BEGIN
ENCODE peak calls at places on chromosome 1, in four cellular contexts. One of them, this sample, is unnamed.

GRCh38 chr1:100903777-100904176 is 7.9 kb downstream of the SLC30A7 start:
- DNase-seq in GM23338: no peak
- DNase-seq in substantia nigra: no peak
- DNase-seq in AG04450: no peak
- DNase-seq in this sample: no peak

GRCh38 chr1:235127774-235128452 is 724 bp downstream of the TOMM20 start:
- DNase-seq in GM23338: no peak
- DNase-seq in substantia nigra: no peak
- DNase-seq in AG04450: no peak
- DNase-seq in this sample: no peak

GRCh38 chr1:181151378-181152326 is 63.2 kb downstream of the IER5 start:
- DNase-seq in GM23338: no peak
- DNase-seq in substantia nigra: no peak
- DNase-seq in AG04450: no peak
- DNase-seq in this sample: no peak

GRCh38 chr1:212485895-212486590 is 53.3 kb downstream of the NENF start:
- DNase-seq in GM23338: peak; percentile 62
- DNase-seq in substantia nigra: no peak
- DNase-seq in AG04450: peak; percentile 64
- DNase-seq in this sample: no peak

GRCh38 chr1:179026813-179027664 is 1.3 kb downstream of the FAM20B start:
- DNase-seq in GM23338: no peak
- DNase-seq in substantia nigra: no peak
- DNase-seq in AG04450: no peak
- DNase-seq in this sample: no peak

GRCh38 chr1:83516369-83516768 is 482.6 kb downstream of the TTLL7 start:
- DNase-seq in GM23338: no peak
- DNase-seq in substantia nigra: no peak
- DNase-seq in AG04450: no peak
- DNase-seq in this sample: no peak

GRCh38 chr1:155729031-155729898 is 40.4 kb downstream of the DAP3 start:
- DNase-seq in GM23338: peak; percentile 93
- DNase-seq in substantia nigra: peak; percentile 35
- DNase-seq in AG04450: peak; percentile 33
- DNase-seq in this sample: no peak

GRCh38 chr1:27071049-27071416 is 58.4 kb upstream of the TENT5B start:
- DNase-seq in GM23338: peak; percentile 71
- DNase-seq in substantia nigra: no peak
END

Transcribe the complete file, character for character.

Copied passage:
ENCODE peak calls at places on chromosome 1, in four cellular contexts. One of them, this sample, is unnamed.

GRCh38 chr1:100903777-100904176 is 7.9 kb downstream of the SLC30A7 start:
- DNase-seq in GM23338: no peak
- DNase-seq in substantia nigra: no peak
- DNase-seq in AG04450: no peak
- DNase-seq in this sample: no peak

GRCh38 chr1:235127774-235128452 is 724 bp downstream of the TOMM20 start:
- DNase-seq in GM23338: no peak
- DNase-seq in substantia nigra: no peak
- DNase-seq in AG04450: no peak
- DNase-seq in this sample: no peak

GRCh38 chr1:181151378-181152326 is 63.2 kb downstream of the IER5 start:
- DNase-seq in GM23338: no peak
- DNase-seq in substantia nigra: no peak
- DNase-seq in AG04450: no peak
- DNase-seq in this sample: no peak

GRCh38 chr1:212485895-212486590 is 53.3 kb downstream of the NENF start:
- DNase-seq in GM23338: peak; percentile 62
- DNase-seq in substantia nigra: no peak
- DNase-seq in AG04450: peak; percentile 64
- DNase-seq in this sample: no peak

GRCh38 chr1:179026813-179027664 is 1.3 kb downstream of the FAM20B start:
- DNase-seq in GM23338: no peak
- DNase-seq in substantia nigra: no peak
- DNase-seq in AG04450: no peak
- DNase-seq in this sample: no peak

GRCh38 chr1:83516369-83516768 is 482.6 kb downstream of the TTLL7 start:
- DNase-seq in GM23338: no peak
- DNase-seq in substantia nigra: no peak
- DNase-seq in AG04450: no peak
- DNase-seq in this sample: no peak

GRCh38 chr1:155729031-155729898 is 40.4 kb downstream of the DAP3 start:
- DNase-seq in GM23338: peak; percentile 93
- DNase-seq in substantia nigra: peak; percentile 35
- DNase-seq in AG04450: peak; percentile 33
- DNase-seq in this sample: no peak

GRCh38 chr1:27071049-27071416 is 58.4 kb upstream of the TENT5B start:
- DNase-seq in GM23338: peak; percentile 71
- DNase-seq in substantia nigra: no peak